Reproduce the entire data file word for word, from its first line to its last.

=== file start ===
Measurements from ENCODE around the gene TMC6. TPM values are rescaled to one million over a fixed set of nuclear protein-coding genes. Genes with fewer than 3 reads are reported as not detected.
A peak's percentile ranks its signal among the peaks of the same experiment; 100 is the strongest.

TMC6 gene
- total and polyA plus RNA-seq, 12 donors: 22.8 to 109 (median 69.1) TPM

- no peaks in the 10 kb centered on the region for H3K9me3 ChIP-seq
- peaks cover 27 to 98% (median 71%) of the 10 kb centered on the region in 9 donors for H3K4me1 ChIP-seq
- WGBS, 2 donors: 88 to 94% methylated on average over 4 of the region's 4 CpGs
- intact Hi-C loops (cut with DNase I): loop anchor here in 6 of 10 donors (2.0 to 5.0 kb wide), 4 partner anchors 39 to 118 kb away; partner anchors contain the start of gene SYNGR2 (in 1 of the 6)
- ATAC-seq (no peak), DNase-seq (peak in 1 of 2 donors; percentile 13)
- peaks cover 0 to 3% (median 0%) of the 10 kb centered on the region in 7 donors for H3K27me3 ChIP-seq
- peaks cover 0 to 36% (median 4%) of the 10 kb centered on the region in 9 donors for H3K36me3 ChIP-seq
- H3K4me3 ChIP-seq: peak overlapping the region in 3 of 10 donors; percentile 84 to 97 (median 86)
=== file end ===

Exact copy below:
Measurements from ENCODE around the gene TMC6. TPM values are rescaled to one million over a fixed set of nuclear protein-coding genes. Genes with fewer than 3 reads are reported as not detected.
A peak's percentile ranks its signal among the peaks of the same experiment; 100 is the strongest.

TMC6 gene
- total and polyA plus RNA-seq, 12 donors: 22.8 to 109 (median 69.1) TPM

- no peaks in the 10 kb centered on the region for H3K9me3 ChIP-seq
- peaks cover 27 to 98% (median 71%) of the 10 kb centered on the region in 9 donors for H3K4me1 ChIP-seq
- WGBS, 2 donors: 88 to 94% methylated on average over 4 of the region's 4 CpGs
- intact Hi-C loops (cut with DNase I): loop anchor here in 6 of 10 donors (2.0 to 5.0 kb wide), 4 partner anchors 39 to 118 kb away; partner anchors contain the start of gene SYNGR2 (in 1 of the 6)
- ATAC-seq (no peak), DNase-seq (peak in 1 of 2 donors; percentile 13)
- peaks cover 0 to 3% (median 0%) of the 10 kb centered on the region in 7 donors for H3K27me3 ChIP-seq
- peaks cover 0 to 36% (median 4%) of the 10 kb centered on the region in 9 donors for H3K36me3 ChIP-seq
- H3K4me3 ChIP-seq: peak overlapping the region in 3 of 10 donors; percentile 84 to 97 (median 86)